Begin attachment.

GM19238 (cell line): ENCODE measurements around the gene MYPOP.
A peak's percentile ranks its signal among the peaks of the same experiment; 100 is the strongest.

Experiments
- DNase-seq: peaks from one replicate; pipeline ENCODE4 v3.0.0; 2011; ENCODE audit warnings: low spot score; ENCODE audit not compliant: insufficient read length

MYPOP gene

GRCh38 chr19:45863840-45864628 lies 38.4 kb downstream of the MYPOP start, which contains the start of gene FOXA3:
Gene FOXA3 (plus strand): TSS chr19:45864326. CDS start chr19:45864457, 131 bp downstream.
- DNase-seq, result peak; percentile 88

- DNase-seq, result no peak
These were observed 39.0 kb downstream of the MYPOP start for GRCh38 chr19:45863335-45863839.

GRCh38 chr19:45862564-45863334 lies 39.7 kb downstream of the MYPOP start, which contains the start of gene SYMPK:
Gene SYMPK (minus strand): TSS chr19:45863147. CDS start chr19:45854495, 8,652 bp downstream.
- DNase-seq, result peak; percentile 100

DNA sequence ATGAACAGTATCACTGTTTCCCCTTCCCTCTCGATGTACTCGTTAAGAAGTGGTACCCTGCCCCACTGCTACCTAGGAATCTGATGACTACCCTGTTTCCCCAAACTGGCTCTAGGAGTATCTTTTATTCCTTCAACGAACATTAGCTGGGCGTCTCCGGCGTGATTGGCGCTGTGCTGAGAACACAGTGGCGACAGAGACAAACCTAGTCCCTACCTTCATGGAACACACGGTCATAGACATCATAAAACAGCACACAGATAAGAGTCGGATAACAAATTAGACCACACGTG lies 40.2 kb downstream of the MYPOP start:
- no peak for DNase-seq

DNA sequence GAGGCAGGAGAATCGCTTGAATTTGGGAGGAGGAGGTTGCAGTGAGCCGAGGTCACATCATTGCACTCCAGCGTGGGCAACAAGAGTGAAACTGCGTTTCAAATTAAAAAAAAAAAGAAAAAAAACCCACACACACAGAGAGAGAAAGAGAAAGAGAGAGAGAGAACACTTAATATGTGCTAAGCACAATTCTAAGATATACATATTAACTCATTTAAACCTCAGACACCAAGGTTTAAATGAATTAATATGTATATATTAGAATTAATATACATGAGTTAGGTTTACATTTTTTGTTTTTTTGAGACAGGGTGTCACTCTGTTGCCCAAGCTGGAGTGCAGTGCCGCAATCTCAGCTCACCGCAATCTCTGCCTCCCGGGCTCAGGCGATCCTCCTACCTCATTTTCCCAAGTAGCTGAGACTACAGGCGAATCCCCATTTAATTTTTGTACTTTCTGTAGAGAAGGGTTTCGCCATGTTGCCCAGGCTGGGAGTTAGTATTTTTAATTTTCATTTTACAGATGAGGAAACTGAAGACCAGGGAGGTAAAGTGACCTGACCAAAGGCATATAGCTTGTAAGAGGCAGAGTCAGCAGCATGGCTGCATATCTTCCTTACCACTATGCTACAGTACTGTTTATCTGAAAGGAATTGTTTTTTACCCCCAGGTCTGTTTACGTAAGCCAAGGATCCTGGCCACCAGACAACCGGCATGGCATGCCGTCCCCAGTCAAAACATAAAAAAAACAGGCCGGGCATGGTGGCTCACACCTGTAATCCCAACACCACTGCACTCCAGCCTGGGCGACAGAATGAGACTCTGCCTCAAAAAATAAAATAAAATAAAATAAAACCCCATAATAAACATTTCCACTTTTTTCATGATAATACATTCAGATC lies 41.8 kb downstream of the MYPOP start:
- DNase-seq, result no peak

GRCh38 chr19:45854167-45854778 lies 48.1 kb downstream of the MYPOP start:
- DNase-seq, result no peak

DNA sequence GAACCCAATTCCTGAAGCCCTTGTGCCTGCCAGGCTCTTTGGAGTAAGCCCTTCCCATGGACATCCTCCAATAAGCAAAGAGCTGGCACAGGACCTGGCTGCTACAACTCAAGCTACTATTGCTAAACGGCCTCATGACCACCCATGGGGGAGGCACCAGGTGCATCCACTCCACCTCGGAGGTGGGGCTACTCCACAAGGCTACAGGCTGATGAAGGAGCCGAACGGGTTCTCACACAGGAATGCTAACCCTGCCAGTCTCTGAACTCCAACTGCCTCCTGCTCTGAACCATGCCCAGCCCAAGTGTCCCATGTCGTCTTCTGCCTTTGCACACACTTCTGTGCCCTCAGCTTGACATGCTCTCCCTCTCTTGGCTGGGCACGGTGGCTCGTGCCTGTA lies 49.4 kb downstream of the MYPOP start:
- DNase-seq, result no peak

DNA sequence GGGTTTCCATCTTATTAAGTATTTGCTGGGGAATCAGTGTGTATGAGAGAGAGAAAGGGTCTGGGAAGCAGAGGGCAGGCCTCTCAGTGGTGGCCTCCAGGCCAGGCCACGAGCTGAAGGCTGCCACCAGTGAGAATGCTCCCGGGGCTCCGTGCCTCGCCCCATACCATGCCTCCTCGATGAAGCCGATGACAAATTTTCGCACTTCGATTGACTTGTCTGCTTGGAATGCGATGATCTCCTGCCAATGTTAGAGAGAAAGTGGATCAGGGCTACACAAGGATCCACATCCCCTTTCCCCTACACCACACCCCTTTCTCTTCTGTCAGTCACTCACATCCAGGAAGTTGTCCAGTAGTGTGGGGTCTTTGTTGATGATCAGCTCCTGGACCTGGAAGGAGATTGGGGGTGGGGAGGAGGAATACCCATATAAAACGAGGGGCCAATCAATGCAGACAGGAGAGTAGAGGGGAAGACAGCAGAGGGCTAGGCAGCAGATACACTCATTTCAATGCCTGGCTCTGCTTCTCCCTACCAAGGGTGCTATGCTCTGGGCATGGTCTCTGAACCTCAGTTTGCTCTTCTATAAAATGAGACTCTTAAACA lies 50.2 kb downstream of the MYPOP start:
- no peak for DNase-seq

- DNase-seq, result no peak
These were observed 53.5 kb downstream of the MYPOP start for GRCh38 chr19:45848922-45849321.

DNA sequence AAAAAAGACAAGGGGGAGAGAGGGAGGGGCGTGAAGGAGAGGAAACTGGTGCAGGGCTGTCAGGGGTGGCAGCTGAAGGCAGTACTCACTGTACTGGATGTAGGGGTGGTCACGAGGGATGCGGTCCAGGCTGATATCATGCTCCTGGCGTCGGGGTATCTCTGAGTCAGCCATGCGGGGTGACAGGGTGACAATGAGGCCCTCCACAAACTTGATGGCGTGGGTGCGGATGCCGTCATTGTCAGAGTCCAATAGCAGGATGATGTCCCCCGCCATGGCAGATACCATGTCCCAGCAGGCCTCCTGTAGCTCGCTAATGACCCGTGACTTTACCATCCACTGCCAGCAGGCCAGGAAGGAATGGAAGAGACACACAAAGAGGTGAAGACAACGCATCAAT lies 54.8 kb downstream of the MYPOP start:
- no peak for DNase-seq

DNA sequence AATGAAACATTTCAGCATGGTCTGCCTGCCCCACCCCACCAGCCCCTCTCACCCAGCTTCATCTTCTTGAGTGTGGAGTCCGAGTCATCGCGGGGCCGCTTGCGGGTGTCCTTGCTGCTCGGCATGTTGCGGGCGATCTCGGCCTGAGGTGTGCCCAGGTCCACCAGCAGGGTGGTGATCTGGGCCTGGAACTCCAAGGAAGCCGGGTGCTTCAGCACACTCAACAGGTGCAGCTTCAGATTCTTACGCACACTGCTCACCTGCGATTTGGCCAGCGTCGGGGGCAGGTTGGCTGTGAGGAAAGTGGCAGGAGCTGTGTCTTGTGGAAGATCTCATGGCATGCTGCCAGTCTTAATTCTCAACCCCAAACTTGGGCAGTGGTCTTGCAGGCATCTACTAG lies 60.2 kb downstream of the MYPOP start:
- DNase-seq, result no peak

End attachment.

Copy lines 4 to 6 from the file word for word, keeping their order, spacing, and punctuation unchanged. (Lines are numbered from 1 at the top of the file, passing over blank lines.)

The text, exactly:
- DNase-seq: peaks from one replicate; pipeline ENCODE4 v3.0.0; 2011; ENCODE audit warnings: low spot score; ENCODE audit not compliant: insufficient read length

MYPOP gene

GRCh38 chr19:45863840-45864628 lies 38.4 kb downstream of the MYPOP start, which contains the start of gene FOXA3: